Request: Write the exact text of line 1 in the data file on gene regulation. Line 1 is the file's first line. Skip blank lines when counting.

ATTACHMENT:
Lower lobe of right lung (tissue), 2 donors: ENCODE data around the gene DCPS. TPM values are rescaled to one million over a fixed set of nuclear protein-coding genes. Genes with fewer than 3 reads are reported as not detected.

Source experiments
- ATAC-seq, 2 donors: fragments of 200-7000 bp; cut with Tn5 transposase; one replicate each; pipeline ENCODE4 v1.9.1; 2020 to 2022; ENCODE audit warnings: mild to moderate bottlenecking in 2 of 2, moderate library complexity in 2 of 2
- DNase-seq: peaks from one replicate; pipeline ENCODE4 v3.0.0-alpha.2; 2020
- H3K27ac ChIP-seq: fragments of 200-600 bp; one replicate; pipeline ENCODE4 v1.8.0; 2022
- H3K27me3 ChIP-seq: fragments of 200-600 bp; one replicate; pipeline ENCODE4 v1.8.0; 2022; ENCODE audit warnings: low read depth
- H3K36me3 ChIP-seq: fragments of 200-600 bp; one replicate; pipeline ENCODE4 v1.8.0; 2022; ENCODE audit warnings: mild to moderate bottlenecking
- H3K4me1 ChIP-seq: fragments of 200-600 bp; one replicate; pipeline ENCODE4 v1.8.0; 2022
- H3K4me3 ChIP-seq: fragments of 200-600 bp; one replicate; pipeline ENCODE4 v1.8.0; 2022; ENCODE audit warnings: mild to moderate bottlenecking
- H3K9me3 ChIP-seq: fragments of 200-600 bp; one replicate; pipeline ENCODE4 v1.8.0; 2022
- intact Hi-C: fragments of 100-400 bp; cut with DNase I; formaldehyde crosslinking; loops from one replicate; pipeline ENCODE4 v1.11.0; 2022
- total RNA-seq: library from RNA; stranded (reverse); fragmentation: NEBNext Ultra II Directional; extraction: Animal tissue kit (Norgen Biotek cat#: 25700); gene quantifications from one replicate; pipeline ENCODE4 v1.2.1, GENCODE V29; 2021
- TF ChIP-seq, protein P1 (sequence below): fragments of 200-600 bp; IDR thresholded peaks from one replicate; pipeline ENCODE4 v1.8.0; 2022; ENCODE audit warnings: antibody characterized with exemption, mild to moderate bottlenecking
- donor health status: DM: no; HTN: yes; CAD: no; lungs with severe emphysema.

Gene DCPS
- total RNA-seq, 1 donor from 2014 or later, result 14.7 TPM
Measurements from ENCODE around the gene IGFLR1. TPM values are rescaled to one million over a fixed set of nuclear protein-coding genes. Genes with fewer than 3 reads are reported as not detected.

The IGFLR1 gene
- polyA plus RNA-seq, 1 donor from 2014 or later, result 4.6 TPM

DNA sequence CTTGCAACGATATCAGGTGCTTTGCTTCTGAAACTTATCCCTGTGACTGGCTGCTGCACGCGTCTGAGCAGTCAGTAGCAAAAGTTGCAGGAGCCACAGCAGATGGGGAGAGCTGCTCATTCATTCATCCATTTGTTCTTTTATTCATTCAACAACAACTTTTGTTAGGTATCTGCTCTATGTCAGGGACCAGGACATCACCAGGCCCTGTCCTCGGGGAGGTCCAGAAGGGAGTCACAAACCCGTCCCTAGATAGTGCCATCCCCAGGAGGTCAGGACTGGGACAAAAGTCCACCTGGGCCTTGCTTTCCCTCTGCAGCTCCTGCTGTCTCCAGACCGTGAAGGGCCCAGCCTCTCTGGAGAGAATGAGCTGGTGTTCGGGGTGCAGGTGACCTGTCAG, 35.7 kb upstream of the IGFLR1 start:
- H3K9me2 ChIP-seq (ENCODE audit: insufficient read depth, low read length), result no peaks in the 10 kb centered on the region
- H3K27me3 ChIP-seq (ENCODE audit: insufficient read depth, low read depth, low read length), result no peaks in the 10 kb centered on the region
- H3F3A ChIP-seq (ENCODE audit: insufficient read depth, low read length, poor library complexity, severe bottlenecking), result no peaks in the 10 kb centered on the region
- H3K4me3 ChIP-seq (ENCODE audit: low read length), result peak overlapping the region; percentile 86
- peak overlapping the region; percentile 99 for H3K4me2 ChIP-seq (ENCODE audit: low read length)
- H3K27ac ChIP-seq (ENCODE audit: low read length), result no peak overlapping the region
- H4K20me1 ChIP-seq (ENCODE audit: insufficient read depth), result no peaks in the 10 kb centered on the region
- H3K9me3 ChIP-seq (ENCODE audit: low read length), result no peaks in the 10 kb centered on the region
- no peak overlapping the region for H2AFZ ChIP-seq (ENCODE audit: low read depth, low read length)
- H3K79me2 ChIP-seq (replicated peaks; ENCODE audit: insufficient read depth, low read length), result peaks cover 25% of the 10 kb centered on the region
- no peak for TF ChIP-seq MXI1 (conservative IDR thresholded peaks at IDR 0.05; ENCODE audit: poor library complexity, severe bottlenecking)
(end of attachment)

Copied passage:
Lower lobe of right lung (tissue), 2 donors: ENCODE data around the gene DCPS. TPM values are rescaled to one million over a fixed set of nuclear protein-coding genes. Genes with fewer than 3 reads are reported as not detected.